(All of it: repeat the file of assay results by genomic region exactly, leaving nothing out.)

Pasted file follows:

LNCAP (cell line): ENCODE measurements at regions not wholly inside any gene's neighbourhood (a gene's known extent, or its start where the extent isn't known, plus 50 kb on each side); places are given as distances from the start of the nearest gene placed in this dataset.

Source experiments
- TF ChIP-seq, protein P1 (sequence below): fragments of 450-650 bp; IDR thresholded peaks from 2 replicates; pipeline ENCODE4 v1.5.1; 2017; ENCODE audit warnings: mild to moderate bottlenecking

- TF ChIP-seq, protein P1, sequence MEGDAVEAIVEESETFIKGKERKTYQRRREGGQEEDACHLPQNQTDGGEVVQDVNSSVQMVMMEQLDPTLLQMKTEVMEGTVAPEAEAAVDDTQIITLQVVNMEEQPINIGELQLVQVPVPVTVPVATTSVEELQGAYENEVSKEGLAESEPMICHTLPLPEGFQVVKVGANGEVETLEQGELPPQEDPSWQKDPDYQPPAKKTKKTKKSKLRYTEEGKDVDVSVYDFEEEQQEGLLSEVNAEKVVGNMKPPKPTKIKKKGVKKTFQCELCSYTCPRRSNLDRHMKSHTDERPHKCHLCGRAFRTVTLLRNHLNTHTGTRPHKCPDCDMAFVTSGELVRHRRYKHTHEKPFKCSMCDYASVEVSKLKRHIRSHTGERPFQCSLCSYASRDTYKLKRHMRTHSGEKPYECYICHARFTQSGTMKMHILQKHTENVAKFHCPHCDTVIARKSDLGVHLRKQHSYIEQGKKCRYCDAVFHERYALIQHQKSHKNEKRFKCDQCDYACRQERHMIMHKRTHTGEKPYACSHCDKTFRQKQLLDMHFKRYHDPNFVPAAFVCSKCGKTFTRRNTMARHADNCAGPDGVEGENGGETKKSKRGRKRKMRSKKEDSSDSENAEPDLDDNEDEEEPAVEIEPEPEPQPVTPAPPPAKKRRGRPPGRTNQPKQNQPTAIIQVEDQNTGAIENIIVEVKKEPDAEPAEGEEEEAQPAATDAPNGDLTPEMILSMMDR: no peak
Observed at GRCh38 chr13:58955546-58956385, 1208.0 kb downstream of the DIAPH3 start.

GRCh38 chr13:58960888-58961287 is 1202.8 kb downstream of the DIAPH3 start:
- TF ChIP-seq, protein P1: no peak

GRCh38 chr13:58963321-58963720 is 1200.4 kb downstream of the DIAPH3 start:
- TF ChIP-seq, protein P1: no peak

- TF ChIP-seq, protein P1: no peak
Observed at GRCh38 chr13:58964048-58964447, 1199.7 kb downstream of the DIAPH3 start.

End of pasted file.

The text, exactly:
LNCAP (cell line): ENCODE measurements at regions not wholly inside any gene's neighbourhood (a gene's known extent, or its start where the extent isn't known, plus 50 kb on each side); places are given as distances from the start of the nearest gene placed in this dataset.

Source experiments
- TF ChIP-seq, protein P1 (sequence below): fragments of 450-650 bp; IDR thresholded peaks from 2 replicates; pipeline ENCODE4 v1.5.1; 2017; ENCODE audit warnings: mild to moderate bottlenecking

- TF ChIP-seq, protein P1, sequence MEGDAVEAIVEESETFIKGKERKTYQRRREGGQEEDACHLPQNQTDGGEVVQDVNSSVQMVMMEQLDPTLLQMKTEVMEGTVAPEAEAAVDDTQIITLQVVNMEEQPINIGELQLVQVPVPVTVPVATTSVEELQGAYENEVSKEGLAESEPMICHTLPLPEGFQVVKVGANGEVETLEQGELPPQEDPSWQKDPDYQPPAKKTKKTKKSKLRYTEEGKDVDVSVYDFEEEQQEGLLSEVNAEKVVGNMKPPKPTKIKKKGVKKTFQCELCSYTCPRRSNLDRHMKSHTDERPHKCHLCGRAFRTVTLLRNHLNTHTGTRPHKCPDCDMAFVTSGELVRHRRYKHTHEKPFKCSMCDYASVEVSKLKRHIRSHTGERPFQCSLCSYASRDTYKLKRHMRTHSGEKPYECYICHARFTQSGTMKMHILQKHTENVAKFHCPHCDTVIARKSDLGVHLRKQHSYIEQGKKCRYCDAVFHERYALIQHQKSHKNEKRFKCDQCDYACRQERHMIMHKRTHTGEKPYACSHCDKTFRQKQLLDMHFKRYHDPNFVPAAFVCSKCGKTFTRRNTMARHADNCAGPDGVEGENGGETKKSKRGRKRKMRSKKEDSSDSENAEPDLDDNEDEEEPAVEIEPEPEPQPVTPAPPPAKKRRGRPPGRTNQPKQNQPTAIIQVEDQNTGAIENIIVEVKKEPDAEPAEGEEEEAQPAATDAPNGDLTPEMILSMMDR: no peak
Observed at GRCh38 chr13:58955546-58956385, 1208.0 kb downstream of the DIAPH3 start.

GRCh38 chr13:58960888-58961287 is 1202.8 kb downstream of the DIAPH3 start:
- TF ChIP-seq, protein P1: no peak

GRCh38 chr13:58963321-58963720 is 1200.4 kb downstream of the DIAPH3 start:
- TF ChIP-seq, protein P1: no peak

- TF ChIP-seq, protein P1: no peak
Observed at GRCh38 chr13:58964048-58964447, 1199.7 kb downstream of the DIAPH3 start.